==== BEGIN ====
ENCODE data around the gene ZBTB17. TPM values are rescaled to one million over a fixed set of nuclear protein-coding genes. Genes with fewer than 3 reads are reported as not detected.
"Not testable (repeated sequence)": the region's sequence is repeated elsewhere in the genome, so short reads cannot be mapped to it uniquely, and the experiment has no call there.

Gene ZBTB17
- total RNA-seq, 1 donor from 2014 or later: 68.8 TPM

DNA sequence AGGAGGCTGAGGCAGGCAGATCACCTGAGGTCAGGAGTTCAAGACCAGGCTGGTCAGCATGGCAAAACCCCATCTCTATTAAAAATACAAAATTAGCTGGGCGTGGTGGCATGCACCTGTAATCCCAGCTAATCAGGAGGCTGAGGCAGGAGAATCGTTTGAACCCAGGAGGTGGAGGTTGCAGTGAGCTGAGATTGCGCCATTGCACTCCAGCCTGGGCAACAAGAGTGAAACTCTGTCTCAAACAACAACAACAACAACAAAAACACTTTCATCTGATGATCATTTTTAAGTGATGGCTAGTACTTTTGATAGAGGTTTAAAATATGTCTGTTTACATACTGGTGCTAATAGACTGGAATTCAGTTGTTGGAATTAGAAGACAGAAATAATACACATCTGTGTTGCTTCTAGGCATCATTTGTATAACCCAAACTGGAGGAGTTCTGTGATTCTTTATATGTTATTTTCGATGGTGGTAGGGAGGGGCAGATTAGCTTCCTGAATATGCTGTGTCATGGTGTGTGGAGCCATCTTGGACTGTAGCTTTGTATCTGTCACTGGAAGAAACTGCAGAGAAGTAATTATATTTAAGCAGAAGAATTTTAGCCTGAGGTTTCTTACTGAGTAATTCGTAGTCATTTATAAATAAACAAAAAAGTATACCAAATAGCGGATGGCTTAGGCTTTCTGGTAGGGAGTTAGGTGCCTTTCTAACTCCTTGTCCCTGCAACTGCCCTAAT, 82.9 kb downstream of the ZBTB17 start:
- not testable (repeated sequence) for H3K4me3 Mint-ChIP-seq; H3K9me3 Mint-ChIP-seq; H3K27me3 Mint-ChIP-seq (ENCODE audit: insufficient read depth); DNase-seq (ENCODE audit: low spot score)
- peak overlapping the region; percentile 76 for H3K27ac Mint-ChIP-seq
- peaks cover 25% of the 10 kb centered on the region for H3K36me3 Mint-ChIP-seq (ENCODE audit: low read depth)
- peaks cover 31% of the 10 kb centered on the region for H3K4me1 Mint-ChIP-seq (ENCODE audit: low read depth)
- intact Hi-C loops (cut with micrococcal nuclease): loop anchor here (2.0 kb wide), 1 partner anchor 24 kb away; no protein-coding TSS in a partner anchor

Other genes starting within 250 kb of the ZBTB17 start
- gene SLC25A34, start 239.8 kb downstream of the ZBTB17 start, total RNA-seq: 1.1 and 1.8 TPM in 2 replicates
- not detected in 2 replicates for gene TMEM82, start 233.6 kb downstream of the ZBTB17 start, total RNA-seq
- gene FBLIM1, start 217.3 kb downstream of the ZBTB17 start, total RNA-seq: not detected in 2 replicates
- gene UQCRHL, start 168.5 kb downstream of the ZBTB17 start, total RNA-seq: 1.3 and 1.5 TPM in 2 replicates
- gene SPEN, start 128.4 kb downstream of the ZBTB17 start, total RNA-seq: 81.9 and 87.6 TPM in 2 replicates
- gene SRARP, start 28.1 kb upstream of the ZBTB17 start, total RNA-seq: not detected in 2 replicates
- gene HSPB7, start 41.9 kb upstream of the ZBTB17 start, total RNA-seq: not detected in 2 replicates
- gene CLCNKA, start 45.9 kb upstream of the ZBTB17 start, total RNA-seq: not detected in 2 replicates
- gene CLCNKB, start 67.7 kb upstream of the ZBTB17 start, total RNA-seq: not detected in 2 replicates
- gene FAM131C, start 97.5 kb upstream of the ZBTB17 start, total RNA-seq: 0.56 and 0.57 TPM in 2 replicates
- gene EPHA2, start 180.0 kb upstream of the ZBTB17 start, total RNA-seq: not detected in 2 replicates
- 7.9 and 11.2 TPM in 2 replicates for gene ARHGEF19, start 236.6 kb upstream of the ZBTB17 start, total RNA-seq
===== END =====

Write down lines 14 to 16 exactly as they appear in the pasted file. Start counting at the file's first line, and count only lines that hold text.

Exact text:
- gene FBLIM1, start 217.3 kb downstream of the ZBTB17 start, total RNA-seq: not detected in 2 replicates
- gene UQCRHL, start 168.5 kb downstream of the ZBTB17 start, total RNA-seq: 1.3 and 1.5 TPM in 2 replicates
- gene SPEN, start 128.4 kb downstream of the ZBTB17 start, total RNA-seq: 81.9 and 87.6 TPM in 2 replicates